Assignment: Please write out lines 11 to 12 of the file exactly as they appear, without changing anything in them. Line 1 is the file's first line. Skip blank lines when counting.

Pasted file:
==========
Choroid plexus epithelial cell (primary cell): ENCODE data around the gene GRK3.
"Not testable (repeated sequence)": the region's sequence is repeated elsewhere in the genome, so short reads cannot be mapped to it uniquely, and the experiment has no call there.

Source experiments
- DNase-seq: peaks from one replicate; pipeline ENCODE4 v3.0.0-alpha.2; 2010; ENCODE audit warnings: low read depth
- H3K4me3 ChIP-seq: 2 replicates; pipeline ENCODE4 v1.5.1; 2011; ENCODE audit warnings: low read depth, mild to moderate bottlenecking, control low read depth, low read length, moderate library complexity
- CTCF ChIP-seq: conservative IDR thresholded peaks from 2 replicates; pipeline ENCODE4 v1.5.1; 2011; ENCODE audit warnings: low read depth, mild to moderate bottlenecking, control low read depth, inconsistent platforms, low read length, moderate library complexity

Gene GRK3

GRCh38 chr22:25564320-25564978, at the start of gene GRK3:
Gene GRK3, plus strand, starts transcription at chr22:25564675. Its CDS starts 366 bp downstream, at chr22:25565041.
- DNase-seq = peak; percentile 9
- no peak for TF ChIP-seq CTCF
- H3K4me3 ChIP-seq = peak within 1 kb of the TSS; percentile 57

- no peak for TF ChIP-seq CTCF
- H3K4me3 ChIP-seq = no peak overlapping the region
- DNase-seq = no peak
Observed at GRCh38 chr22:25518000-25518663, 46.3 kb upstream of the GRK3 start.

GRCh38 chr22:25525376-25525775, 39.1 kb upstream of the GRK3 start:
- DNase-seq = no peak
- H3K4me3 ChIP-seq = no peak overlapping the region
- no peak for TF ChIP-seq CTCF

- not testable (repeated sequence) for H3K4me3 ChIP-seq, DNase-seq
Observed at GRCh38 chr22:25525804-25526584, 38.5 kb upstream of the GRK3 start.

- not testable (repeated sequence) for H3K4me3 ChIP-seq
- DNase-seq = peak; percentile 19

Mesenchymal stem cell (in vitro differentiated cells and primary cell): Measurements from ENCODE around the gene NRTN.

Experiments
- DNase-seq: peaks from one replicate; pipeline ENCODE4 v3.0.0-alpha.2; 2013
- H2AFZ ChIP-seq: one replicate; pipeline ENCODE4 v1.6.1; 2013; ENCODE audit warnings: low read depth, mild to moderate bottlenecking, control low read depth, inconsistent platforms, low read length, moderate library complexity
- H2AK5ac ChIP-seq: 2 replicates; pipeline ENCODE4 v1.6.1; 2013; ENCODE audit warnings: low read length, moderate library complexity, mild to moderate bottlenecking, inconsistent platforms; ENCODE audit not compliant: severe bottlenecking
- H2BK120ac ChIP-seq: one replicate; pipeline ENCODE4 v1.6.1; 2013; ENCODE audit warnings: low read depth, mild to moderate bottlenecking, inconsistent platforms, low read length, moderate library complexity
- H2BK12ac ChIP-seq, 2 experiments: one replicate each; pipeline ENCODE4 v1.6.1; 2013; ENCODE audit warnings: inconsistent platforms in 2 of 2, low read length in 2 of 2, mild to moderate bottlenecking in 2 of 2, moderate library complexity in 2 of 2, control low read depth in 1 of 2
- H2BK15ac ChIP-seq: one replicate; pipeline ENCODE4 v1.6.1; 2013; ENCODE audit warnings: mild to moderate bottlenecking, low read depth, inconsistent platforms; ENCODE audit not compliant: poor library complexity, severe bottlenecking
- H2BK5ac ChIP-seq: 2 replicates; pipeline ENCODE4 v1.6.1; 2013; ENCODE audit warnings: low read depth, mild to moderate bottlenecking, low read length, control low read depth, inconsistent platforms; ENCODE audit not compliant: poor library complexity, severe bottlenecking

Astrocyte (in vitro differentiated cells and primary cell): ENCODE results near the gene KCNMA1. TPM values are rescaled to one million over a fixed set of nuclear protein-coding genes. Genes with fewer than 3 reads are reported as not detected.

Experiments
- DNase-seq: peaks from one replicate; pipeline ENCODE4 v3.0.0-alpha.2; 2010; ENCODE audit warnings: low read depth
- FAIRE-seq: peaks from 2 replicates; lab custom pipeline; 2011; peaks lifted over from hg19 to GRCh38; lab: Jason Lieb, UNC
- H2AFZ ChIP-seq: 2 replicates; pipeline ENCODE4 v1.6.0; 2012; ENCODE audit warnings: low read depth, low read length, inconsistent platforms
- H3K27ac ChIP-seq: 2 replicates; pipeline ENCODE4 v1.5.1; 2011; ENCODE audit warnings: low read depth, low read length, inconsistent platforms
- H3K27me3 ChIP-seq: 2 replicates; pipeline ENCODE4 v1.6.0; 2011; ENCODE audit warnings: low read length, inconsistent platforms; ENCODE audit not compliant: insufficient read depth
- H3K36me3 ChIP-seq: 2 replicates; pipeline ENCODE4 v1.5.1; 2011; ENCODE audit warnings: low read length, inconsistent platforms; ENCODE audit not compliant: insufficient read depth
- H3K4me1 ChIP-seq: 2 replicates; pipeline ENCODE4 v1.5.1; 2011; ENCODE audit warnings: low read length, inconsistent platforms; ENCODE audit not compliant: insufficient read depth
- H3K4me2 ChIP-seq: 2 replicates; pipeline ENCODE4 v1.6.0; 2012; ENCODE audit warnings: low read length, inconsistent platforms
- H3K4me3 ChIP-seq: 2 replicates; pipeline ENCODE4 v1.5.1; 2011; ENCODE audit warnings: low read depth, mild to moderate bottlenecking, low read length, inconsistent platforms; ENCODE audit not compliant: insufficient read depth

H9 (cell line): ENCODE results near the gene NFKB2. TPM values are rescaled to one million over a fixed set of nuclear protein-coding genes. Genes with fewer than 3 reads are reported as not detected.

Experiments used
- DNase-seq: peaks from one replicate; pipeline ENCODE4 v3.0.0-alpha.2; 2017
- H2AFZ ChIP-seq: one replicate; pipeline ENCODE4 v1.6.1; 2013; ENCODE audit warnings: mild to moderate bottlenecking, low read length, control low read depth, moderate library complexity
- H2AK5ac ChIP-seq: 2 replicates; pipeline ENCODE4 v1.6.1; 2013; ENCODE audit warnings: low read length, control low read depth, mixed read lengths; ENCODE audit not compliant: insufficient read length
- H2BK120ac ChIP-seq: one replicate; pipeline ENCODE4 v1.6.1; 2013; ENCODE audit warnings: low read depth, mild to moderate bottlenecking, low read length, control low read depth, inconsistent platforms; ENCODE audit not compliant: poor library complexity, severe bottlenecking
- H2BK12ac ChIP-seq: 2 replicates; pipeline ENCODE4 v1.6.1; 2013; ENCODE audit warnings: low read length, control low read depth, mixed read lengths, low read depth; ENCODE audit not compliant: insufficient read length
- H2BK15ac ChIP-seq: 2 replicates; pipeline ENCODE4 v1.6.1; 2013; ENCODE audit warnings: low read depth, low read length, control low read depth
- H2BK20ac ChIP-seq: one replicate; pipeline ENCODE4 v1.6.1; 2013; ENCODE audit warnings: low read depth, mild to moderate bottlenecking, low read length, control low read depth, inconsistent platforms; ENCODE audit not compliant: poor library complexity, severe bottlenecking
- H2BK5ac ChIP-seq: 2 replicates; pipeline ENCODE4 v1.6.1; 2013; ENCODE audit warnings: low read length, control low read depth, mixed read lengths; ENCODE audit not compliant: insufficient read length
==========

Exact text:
- no peak for TF ChIP-seq CTCF
- H3K4me3 ChIP-seq = peak within 1 kb of the TSS; percentile 57